“Thank you for filling your prescriptions with our pharmacy, we want you to know the prescription items you ordered have shipped.”

Today is the 8th day I have been without my medications. I had a few rescue medications that I was able to use, but for the last two days, I’ve had nothing so I improvised. I used some over the counter medications for the sole purpose of knocking myself out. The body pain was absolutely like stepping out of a boxing ring. There was the sharp pain with every movement, nagging pain while at rest, agitating restless legs, and deep depression. Finally, I broke for about two hours yesterday. I could not stop crying. Then I threw up, again and again!

My husband arrived home during my massive meltdown and crushed up some ice chips for me to suck on. He had this terrified look on his face and I felt awful. I felt guilty for putting him back in this headspace of fear. What had I done? Why hadn’t I planned better? It had been 56 hours of torment, remembering why I was indeed on medications and what my life would be like without any…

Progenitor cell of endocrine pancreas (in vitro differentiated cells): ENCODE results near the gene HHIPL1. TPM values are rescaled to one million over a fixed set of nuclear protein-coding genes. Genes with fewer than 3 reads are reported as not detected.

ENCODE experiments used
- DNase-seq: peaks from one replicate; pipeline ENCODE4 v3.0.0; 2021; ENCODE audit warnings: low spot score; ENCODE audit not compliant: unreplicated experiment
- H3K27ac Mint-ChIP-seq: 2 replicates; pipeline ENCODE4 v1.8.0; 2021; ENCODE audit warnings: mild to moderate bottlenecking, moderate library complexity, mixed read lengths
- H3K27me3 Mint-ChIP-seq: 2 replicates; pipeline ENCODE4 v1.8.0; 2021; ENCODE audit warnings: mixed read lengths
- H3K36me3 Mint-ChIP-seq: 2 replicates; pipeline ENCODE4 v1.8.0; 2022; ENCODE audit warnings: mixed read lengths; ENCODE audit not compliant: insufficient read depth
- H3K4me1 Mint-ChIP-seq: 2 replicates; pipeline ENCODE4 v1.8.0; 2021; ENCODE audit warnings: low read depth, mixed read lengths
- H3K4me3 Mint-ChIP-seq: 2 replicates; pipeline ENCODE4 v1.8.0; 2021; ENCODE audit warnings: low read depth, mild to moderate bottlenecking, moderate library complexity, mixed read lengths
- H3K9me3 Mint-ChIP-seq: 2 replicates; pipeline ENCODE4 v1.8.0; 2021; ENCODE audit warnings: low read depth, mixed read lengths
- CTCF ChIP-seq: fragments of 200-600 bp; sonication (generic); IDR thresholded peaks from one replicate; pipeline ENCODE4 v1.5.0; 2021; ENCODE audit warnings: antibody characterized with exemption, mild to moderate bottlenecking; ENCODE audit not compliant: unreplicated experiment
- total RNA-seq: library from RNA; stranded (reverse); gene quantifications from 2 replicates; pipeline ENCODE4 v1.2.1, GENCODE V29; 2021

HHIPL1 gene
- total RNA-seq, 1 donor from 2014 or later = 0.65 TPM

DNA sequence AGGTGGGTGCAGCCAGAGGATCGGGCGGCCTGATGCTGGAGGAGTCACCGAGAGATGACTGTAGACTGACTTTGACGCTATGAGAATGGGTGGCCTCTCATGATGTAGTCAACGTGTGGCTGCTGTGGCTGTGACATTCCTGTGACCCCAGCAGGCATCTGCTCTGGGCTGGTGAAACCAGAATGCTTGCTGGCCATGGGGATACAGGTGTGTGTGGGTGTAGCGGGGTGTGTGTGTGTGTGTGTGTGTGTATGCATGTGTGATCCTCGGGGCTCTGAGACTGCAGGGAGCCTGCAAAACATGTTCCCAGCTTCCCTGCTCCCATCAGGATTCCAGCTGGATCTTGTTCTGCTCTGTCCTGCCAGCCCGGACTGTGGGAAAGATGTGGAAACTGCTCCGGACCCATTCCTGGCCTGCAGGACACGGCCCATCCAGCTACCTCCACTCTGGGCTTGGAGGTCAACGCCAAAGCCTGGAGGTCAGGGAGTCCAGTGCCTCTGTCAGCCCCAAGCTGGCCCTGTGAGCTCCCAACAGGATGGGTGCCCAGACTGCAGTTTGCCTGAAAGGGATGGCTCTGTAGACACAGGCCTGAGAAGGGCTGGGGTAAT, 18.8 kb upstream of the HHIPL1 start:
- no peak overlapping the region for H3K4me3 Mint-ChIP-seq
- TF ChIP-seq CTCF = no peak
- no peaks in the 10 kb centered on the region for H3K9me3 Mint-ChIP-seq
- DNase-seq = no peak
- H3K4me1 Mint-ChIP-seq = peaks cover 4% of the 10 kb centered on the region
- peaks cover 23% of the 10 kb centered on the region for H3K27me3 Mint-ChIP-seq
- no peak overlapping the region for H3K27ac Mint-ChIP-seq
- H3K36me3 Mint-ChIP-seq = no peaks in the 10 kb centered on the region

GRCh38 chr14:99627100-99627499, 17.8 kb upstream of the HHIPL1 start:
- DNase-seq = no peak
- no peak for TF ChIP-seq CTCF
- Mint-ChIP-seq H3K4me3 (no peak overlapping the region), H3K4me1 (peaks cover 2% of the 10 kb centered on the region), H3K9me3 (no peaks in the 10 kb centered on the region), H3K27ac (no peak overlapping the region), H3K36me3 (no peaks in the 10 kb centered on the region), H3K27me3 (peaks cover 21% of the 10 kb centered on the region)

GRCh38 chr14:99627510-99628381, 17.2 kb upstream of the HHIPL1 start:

At 1330 today the doorbell rang and a man called out, “I need your signature!”

It was my medication! All of it! Every single pill I needed… I took my morning dose immediately and a pain pill, just one. Then two hours later I took one anti-anxiety pill and I laid in my bed. I slept. I slept for four hours and I woke with minimal pain. I ate a decent meal and took my evening dose and headed for a hot shower.

I made it! I made it! I made it!!!

Changing insurance plans should not have to entail such personal devastating disruption but it did. I went through it and am on the other side. Grateful that I am still a fighter and reminded what an amazing doctor I have as we journeyed through the medication jungle to find me the right kind of medication. In a sad way, this was a good reminder why I take the medication that I do and why I am receiving the disability that I do. (Even after 20 years I still question my disease, the severity of it.)

I have found what I need to take to lead my best life with this disease, now it is up to me to follow through. I’m coming back, slowly but stronger.


The Disease of Christmas Past, Present, and Future.

You have a disease, it used to be only an illness. There will not be a cure in your foreseeable future. You were so sure in the beginning this disease was just a temporary illness. You are on disability, you never wanted it. You ended up needing the money disability provides, but it is nowhere near enough to live on. You have some decisions to make but first, let’s revisit the past…